Friday, August 14, 2009

Pennsylvania, GW, and the National Highway

After months of planning and preparation, Nancy and I left the driveway of our home at 4:00pm on Friday July 31. We were able to get out of the city before the traffic hit, and headed up I-4 to I-95. We hit Jacksonville soon after, and decided to stop in Darien GA, at the Inland Harbor RV Park.

Inland Harbor was our first experience at a late checking. We pulled in after the main office was closed, followed the instructions for late checking, and found a nice level spot. I like not having to do the whole leveling thing. Our original intention was to stay overnight at a Cracker Barrel parking lot in Poole Georgia. Neither of us were comfortable with doing the overnight RV parking thing, just yet. The campground was clean, nice, easy to access, and easy to use. The entire time we were there, we saw no one. No workers, and no other RV'rs. That was a bit strange.

Back on the road, we drove up I95 till we got to Emporia Virgina. We stayed at our first Jellystone Campground. The owner/operaters were there to greet us. They were nice folks. The campground was clean, and the pool was heated. After a long drive, it REALLY helped to even have a twenty minute swim. Nancy's leg and hip were bothering her, so I convinced her to swim in the morning. It made us leave a little later than we wanted, but it was time well spent. An evening or morning swim while traveling makes a huge difference.

Nancy's insert:
The dogs really enjoyed their walk through the wooded campground with all the un-Florida smells and I enjoyed my first sighting of lightning bugs in fifteen years! The dogs did not enjoy the horseflies the next morning, however. This made me recall that when I lived in SC in summer (where we had lightning bugs and horse flies) I used a spray on product designed for horses called Flys Off on the dogs.

We drove through Virgina, Maryland, then into Pennsylvania. Driving through Washington DC was an experience. The scenery through Maryland and Pennyslvania was breathtaking, especially for this Florida boy. I live in a flat state, so any amount of hills are wonderful to see.

Nancy's insert: hills are wonderful when you've spent too many years as a flatlander!

It was raining a wee bit as we came into Bedford Pennsylvania. I was tired from driving, grumpy, and ready to stop. The Shawnee Sleepy Hollow campground wasn't difficult to find, and we had the area pretty much to ourselves.

It was nice to not need to use the air conditioner, but waking up to 60 degrees, both inside and out, was a surprise.

Nancy's note:This area was spectacular with its mountain views and morning mist. Lots and lots of rabbits and more lightning bugs. Clear pure air and no allergies. The owner's house was a half log half field stone house from the mid seventeen hundreds. And yes, it was haunted until the owner had the ghost exorcised when it got nasty over a musical choice of his teen age son!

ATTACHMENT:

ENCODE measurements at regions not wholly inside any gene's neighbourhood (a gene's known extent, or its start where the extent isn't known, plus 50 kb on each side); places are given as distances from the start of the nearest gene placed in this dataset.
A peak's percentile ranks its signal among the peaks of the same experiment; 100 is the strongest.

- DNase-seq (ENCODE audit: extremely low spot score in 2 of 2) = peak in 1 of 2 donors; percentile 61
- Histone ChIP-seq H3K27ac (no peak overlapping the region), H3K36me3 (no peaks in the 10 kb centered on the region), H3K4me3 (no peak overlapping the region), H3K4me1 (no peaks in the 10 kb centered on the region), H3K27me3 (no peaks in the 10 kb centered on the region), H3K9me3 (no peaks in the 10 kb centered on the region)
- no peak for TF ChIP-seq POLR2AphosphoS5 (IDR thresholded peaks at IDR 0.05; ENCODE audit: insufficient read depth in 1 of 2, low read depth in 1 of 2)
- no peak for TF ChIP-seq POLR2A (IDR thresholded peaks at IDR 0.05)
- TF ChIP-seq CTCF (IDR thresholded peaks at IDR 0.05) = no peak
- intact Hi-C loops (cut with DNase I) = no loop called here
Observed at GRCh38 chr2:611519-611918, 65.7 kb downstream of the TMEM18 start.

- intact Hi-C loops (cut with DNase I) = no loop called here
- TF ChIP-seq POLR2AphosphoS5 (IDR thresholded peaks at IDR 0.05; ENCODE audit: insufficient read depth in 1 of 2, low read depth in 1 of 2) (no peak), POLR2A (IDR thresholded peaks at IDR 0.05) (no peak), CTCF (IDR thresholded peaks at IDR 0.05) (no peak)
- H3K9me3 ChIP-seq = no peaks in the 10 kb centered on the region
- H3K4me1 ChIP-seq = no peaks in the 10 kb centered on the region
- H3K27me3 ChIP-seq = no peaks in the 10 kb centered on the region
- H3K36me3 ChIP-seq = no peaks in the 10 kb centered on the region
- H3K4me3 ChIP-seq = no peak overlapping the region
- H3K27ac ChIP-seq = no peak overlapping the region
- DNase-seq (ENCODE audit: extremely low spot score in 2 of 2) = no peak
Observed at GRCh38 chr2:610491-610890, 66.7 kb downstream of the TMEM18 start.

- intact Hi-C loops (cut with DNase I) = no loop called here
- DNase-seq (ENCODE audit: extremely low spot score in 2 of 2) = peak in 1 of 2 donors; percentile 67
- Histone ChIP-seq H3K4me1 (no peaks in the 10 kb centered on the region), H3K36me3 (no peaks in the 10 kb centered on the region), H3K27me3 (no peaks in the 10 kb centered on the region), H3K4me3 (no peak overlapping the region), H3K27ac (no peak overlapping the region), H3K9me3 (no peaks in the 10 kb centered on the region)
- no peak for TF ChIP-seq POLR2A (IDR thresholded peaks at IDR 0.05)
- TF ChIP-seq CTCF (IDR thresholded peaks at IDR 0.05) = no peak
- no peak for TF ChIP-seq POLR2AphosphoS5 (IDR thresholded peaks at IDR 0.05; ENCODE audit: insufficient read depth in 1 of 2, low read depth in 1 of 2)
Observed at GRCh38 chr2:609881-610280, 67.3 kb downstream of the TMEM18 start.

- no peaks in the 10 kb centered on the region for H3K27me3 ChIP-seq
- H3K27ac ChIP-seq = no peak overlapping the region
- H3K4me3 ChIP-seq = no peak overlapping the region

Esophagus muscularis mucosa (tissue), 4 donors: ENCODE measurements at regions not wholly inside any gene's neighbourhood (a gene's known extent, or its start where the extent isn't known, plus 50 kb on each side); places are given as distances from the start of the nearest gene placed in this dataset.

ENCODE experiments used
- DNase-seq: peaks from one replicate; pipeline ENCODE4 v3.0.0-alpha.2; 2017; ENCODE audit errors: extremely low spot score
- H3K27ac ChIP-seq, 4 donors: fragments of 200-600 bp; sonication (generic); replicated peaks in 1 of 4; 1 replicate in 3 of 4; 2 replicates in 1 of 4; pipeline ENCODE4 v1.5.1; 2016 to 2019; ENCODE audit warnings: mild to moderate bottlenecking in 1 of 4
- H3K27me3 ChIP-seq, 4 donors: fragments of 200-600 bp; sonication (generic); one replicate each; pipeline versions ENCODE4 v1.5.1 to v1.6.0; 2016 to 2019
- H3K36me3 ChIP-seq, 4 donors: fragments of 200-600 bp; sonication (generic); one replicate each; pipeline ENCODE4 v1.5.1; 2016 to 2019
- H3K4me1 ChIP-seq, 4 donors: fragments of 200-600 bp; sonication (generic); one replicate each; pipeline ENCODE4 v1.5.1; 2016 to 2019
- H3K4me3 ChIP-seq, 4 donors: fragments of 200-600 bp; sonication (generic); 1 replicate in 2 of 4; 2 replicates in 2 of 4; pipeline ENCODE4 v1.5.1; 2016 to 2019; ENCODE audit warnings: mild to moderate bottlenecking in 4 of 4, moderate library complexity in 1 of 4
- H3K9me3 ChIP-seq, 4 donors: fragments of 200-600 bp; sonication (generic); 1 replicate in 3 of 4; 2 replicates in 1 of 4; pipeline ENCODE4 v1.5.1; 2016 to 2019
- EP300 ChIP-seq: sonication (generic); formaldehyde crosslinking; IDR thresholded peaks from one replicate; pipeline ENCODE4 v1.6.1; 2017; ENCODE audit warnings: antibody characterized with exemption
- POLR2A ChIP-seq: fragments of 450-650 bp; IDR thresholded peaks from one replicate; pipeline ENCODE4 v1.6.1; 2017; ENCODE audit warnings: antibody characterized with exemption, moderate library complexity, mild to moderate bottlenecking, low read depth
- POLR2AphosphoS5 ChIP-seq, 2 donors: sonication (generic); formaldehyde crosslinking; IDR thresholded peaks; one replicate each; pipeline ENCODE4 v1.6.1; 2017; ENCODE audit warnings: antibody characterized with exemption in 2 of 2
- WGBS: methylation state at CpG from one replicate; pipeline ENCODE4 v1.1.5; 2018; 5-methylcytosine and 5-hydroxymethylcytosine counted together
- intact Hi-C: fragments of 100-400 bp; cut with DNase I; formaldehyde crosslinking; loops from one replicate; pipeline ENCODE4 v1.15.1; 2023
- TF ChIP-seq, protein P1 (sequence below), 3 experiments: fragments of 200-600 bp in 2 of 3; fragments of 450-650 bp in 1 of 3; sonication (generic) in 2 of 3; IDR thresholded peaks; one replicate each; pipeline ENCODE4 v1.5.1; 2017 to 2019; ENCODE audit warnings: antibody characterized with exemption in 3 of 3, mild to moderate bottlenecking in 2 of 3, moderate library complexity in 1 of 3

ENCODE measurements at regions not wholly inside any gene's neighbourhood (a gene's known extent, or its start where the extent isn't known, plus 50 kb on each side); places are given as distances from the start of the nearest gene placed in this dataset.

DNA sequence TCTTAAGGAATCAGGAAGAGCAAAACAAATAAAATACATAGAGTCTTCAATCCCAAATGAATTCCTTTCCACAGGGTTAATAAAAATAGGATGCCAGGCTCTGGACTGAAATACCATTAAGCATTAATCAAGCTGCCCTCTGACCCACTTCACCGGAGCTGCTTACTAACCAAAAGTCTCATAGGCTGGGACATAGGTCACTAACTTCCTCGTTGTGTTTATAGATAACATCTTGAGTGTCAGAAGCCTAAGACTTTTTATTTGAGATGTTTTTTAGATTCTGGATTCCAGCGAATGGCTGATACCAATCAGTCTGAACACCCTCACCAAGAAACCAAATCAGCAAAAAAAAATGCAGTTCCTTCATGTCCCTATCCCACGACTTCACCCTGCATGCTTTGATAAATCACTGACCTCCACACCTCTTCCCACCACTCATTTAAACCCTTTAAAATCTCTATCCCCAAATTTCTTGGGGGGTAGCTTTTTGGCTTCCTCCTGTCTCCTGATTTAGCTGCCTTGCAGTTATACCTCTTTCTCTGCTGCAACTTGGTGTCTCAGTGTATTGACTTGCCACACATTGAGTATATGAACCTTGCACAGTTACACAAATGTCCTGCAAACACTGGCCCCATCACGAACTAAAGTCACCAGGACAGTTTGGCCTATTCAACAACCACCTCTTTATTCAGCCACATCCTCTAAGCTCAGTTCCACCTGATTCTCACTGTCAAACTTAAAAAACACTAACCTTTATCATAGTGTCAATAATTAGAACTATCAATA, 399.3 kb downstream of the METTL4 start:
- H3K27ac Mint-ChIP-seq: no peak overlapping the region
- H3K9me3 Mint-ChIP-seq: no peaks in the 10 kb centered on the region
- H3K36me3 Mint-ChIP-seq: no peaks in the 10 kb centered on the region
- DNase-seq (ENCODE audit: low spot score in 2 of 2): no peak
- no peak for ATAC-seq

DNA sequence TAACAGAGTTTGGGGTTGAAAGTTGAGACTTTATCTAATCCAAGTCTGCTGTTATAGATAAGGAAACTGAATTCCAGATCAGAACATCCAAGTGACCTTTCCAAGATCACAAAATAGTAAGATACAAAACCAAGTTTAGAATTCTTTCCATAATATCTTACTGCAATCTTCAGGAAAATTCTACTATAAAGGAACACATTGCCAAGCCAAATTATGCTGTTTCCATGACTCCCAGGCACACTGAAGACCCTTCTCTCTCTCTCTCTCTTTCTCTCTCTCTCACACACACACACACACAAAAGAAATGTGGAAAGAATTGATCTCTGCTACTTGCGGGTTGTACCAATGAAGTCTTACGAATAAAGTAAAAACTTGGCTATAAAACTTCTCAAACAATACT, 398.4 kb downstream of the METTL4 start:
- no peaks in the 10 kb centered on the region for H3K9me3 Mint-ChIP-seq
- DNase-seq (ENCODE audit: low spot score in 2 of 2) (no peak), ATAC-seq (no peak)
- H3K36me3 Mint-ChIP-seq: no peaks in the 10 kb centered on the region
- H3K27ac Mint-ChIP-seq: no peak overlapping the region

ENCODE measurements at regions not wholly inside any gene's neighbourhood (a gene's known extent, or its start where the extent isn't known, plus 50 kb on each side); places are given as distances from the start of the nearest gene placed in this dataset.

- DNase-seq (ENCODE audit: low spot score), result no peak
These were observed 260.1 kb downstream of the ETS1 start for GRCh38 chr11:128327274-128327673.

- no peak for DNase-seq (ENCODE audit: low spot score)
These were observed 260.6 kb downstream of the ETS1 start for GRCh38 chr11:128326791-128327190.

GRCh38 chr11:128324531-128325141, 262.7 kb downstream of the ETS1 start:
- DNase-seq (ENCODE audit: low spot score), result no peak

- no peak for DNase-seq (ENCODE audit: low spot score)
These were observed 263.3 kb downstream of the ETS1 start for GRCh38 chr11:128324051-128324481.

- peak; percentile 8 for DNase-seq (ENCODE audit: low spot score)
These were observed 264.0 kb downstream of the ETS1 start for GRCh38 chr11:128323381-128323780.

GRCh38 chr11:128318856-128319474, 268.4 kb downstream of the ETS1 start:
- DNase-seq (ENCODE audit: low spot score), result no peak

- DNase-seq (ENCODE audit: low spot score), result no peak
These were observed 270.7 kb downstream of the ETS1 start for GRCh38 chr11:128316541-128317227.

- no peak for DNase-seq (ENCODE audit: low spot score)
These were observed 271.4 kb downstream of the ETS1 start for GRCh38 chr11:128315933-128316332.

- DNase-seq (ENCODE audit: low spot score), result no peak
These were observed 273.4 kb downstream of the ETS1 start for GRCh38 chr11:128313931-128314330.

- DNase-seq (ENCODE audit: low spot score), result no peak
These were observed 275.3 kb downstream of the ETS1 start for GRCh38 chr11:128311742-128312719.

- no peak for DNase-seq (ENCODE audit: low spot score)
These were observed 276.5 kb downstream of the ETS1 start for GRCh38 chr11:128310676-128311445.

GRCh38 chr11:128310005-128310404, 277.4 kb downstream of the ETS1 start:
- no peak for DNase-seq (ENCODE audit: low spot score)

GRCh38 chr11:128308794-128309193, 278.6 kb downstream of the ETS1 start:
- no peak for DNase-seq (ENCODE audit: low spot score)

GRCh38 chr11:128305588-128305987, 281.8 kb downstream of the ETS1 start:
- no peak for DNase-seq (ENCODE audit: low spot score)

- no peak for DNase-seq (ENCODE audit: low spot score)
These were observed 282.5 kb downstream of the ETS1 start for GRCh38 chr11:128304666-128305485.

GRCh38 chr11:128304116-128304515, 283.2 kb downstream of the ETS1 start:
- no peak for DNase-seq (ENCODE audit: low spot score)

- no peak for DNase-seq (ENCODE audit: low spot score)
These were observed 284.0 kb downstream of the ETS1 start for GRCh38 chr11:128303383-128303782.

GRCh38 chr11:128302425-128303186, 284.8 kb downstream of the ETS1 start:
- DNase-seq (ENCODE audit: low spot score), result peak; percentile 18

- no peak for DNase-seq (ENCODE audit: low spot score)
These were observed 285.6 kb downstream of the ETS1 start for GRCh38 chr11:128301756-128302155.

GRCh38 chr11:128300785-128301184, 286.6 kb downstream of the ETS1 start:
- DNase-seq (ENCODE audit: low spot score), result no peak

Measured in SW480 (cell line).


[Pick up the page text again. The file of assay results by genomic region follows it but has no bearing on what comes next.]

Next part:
The next morning, we interred Nancy's mother, Nordena Miller Wayman.

Nancy's note: At the historic Chestnut Ridge Union Cemetery just outside of Schellsburg. Schellsburg, by the way, is a picture postcard town full of old houses dating from just after the Revolutionary War and the mid 1800s. It is where my mother's people came from.

It was the primary reason for coming to Pennsylvania. Nancy read from the Holy Bible, and a poem from her book about her mother. She also read one to her father.

Later that day, we went to Fort Bedford Village, and Jean Bonnet Tavern.

Fort Bedford was a rebuilt village from colonial times, using the actual restored buildings from all over the area. Some people lived there part time, practicing things like weaving, tin smithing, candle making, etc. as though they were in that time.

The Jean Bonnet Tavern was nice. It was older than our country, and haunted. When we asked if it was haunted, they brought a notebook showing us the evidence from a recent Ghost Hunters evaluation. Seems that Jean Bonnet Tavern is one of the most haunted places in the US.

Needless to say, we had an entertainingly tense meal. We kept looking for the ghosts. When we asked, the waitress said, "There's NO WAY I'd live here."

Nancy's note: I was not tense. I would have liked to see a ghost! And the peanut butter pie was great. By the way, we were all sweaty from trekking thru Bedford Village so we just parked the Winnie in the restaurant parking lot, showered and changed right there and went in to eat. Very convenient not having to return to campground first! Lovely shop there, too. And out back, chickens, a goat pen, an old gas pump at least 60 years old and great piles of coal.

We got back to the campground that night, walked the dogs, and got to sleep pretty quick. The next morning, we headed for Fort Ligonier.

Fort Ligonier was instrumental in the French and Indian War. We learned that war didn't actually start here, and is considered by many to be the true, First World War.

From Ligonier, we drove to and through Pittsburgh. But not on purpose. We were originally going to drive straight to Nancy's childhood home in Upper St. Clair, but, luckily, I got on the wrong road, and we wound up driving through the city. Even though I was very irritated and grumpy about it, I would have never seen the city.

We eventually drove through the city, through Mt. Lebanon, and to Nancy's old house.

From reading Nancy's stories, her house was nothing like I'd imagined. It really helped to see it, and I can see why she enjoyed growing up there. Good job, Mr. and Mrs. Wayman.

Nancy's note: The pine and spruce trees in the yard were our Christmas trees, planted afterwards by my dad. The stones in the chimney were from the foundations of his great uncle's farmhouse, once upon a time adjacent to Route 19. The woods I once roamed are gone now though, as is the farm down in the valley behind the house. Forty years of progress? I loved seeing Pennsylvania critters again: red squirrels, chipmunks, deer, rabbits, wild turkeys, beaver, gophers and groundhogs.